The new provisions for 2018 have changed a multitude of tax deductions, exemptions, rates and brackets. Now that the fanfare around the ‘first tax reform in 30 years’ has settled down, have you taken the time to perform a tax checkup and evaluate what it means for your business?
“We’ve seen tax savings working with our food and beverage manufacturing clients that have resulted in opportunities ranging from $400K to $3M depending on structure and size of operations. If you’re not taking advantage of this year’s tax changes, you’re likely losing money,” says Christy Norton, partner and Food & Beverage team lead at K·Coe Isom.
If you haven’t considered the impact that the new tax act provides, or acted upon positioning your business for tax opportunities or obstacles, a midyear tax checkup is the perfect time to do so.
Top 5 Ways Manufacturers Can Produce Tax Savings
A simple way to reduce your taxes is to take advantage of opportunities. The Tax Cuts and Job Act of 2017 is rife with opportunities for manufacturers and processors. Now is the perfect time to see how the new tax laws could impact your business next year when you file 2018 taxes.
Here are the key areas manufacturers and processors should evaluate to seize maximum tax benefits:
- Qualified Business Income (QBI) Deduction – 20% under IRC Section 199A. The QBI deduction has the potential to provide significant tax breaks for many business owners.
Trusts and estates qualify for a new 20 percent deduction under IRC Section 199A if they have business income from a pass-through business entity (sole proprietorship, partnership, limited liability company, or S corporation), and the thresholds that apply to non-married taxpayers also apply to trusts and estates.
- C Corporation – 21% Flat Tax Rate. If you’re not currently a C corporation, there may be advantages to having all, or a portion of, your business transition to a C corp. Under the new tax law, there are reasons to reconsider the income, activities and strategy related to a C corporation.
The taxable income (after deductions for salary, business expenses, and depreciation on furniture and equipment) is taxable to the Corporation. The Corporation would only be taxed on income “effectively connected with the United States.” The flat 21% corporate tax rate then applies to the taxable income of the Corporation regardless of its activity. The flat-tax provision for C corporations does NOT sunset – it’s permanent.
Read more on C corp conversion advantages here: https://www.pinionglobal.com/for-s-corps-does-a-c-corp-conversion-make-sense/
- Availability of Cash Method, Inventory Capitalization Changes (although these are limited for companies with sales less than $25 Million). C Corporations and businesses with inventories are among the types of businesses that will benefit from the increased $25 million revenue threshold.
If qualifications are met, a business can either treat inventories as non-incidental materials and supplies or conform to the taxpayer’s financial accounting treatment of inventories. In addition, businesses that were previously required to capitalize certain costs as part of inventory (Section 263A) also are exempted from this provision if they meet the new $25 million revenue test.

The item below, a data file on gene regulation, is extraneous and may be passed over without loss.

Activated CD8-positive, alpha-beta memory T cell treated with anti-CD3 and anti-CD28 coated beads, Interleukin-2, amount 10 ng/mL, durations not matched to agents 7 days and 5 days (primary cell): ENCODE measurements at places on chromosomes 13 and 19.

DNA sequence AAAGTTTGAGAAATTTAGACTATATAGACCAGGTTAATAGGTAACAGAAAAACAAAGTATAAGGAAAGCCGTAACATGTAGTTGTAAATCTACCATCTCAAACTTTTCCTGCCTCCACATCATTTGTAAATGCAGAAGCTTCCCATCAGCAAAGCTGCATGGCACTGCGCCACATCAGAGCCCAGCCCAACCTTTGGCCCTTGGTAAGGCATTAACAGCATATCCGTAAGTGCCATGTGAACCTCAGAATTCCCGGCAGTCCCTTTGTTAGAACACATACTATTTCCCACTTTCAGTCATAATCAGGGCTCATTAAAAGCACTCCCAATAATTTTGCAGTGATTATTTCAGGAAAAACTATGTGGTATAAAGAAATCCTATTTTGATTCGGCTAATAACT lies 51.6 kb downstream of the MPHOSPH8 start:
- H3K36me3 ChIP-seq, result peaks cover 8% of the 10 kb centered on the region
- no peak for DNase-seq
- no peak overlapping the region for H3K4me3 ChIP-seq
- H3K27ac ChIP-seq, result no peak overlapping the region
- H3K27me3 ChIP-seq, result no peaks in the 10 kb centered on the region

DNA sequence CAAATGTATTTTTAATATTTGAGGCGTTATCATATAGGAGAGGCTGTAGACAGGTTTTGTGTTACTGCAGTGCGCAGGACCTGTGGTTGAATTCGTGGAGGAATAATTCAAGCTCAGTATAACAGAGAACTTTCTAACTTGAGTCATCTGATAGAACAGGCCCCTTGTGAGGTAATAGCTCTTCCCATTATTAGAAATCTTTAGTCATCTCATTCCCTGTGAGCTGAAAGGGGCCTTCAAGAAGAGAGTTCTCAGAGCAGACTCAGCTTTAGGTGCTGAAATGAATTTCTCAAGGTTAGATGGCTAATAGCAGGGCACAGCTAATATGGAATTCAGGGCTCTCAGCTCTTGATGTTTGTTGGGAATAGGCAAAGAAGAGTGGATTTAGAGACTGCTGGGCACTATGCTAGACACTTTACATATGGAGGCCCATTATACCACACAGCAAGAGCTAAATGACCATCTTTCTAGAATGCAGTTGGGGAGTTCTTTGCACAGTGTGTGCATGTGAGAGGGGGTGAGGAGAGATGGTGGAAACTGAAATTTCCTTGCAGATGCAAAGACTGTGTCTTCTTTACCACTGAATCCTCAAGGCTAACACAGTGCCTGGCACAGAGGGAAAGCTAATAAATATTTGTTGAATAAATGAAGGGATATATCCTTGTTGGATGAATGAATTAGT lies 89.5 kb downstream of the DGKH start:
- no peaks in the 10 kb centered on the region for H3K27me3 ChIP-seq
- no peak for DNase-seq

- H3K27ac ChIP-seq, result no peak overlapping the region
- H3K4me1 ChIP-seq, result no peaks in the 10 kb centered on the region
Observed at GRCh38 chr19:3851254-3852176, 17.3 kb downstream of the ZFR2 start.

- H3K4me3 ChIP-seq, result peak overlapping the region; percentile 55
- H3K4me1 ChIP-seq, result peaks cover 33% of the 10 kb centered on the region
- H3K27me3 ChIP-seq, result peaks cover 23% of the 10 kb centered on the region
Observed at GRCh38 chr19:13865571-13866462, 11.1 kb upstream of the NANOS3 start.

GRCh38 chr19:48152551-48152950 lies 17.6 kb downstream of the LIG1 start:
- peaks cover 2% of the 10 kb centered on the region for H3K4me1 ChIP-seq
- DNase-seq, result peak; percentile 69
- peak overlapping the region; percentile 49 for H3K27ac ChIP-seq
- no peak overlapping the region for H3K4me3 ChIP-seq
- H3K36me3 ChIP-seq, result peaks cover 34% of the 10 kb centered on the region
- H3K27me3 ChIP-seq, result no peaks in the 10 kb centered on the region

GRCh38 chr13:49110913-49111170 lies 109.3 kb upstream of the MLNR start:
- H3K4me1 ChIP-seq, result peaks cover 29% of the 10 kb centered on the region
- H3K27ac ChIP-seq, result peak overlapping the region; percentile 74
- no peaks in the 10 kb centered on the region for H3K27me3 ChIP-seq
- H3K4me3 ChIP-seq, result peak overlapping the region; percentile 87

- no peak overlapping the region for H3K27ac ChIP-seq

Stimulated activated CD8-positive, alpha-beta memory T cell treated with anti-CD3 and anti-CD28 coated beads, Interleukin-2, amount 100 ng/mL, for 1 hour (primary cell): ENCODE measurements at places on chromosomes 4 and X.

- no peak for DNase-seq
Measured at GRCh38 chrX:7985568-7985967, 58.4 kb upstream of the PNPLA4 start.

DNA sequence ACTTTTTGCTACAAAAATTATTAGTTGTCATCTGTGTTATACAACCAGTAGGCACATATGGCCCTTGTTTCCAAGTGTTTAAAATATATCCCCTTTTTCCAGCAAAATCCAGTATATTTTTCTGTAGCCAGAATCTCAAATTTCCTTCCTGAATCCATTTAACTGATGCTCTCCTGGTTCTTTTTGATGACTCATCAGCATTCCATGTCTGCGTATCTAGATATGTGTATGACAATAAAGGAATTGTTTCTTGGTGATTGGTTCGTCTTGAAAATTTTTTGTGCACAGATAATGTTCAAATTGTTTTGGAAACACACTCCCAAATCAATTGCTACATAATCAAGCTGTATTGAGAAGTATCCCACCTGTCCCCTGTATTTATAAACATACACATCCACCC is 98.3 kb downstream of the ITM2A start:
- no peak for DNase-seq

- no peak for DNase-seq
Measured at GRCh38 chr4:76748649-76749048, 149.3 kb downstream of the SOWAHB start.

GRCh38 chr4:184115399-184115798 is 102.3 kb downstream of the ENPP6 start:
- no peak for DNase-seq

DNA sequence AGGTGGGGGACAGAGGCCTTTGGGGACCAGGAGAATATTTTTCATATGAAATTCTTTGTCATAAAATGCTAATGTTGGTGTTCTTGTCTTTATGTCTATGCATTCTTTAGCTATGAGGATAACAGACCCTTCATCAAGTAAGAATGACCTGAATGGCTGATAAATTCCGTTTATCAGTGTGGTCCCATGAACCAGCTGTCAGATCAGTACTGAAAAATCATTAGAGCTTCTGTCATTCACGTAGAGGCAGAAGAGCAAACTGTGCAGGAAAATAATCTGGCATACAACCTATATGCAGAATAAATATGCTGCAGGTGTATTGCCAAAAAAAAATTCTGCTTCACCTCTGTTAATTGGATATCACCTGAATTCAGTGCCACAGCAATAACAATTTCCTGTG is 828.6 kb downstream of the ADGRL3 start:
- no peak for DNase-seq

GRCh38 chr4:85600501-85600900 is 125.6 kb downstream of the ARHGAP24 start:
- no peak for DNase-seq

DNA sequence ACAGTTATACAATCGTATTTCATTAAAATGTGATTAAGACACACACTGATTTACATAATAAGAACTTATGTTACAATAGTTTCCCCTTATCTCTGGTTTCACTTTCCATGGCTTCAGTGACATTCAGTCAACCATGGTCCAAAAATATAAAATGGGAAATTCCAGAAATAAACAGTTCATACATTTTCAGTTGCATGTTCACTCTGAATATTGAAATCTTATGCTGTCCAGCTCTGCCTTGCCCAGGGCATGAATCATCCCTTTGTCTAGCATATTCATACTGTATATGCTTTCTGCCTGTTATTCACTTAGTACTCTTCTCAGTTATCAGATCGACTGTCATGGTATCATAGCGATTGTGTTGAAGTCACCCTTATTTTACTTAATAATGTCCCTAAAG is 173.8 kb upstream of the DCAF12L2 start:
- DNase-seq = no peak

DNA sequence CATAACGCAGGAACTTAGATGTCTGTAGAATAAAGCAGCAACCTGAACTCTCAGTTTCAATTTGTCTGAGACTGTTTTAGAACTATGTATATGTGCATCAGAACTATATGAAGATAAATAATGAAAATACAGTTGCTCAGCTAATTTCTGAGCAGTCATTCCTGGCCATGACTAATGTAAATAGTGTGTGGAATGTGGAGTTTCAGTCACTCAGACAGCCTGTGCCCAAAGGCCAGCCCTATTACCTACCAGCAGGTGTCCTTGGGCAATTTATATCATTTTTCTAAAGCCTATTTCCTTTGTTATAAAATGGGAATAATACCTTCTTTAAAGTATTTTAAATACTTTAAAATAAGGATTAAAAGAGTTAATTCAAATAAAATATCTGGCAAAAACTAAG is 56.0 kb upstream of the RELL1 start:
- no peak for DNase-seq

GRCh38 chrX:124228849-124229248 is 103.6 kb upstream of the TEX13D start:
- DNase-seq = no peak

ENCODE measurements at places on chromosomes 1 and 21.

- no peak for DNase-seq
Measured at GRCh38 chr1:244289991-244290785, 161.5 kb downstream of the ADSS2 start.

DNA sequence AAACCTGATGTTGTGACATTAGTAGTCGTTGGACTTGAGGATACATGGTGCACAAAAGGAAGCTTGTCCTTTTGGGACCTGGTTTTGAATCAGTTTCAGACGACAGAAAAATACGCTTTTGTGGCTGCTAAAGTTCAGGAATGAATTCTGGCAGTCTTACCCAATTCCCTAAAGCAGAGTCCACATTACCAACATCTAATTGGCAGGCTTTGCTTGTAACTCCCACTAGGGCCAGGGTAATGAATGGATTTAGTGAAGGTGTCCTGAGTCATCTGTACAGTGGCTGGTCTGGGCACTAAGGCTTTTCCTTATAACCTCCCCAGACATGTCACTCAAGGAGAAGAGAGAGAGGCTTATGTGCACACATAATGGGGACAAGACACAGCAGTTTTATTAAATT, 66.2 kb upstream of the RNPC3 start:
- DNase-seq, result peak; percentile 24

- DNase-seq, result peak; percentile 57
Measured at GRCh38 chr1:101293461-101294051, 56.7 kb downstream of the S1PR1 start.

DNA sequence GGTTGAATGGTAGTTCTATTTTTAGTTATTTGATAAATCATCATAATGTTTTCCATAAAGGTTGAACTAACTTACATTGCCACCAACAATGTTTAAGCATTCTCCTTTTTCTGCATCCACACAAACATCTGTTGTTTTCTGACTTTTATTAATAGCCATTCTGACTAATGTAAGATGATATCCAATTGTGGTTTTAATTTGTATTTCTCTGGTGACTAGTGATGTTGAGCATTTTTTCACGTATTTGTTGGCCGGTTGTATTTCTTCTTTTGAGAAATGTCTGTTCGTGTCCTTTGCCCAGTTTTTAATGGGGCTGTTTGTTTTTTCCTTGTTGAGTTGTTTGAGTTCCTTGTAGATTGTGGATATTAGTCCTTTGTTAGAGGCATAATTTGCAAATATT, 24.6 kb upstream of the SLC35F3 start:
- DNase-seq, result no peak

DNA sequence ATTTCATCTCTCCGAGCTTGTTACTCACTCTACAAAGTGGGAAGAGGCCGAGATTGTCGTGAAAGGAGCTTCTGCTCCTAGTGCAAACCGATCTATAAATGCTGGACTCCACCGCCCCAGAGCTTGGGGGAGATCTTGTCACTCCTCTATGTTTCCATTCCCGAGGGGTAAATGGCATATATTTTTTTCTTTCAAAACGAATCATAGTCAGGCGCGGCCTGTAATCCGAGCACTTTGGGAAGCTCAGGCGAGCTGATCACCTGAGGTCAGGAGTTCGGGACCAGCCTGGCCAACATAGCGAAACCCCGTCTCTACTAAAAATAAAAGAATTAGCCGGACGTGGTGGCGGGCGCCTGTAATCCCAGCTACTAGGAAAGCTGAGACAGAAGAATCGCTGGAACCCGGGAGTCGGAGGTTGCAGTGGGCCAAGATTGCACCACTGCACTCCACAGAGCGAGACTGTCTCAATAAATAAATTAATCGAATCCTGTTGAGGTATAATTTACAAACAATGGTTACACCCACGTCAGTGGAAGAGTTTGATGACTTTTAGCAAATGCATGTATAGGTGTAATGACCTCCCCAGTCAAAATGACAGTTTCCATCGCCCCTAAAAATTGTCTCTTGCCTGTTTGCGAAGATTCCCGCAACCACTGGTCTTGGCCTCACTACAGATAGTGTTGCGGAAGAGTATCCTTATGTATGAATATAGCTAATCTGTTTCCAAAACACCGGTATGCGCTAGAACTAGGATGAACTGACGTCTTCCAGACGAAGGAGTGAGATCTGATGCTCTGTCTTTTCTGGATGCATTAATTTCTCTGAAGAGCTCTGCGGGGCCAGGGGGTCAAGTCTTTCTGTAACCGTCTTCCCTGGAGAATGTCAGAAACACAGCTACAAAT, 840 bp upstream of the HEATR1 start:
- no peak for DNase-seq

- Depreciation (100% Bonus Depreciation, increased Section 179 deduction limits) and Like-kind Exchanges (IRC 1031). Section 179 depreciation is now $1,000,000 and the bonus depreciation is now 100 percent. Equipment purchase limits have been increased to $2.5 million.
Most types of business equipment, including software and technology, qualify for Section 179 depreciation.
Like-kind exchanges are limited to exchanges of real property that is not primarily held for sale (this limits the types of property manufacturers could consider as part of a like-kind exchange). For example, in 2017 businesses could trade in equipment and defer the gain, whereas now they must recognize the gain in the year of the trade; however, with bonus depreciation for the newly acquired equipment, there will actually be more deductions than in 2017.
- Business Interest Expense Limitations (applies if sales are over $25 million). The maximum amount of net business interest deductible under the new rule will be 30 percent of adjusted taxable income. Taxpayers generally may carry forward any unused business interest expense indefinitely.
Applying the new limitations on interest deductions may result in unfavorable tax liabilities and will require creative tax planning. An unsuccessful revenue year could mean more tax liability by reducing the amount of interest your business can deduct that year.
Manufacturers will need to reassess both strategy and “total” tax liability across the entirety of the business this year, and address areas that are generating the largest tax costs.
K·Coe Isom’s tax advisors are adept at navigating the new tax code and its effects on a company’s total tax liability and strategy. Contact our manufacturing-specialized tax strategists to perform a tax checkup and map out how to maximize your most advantageous tax structure.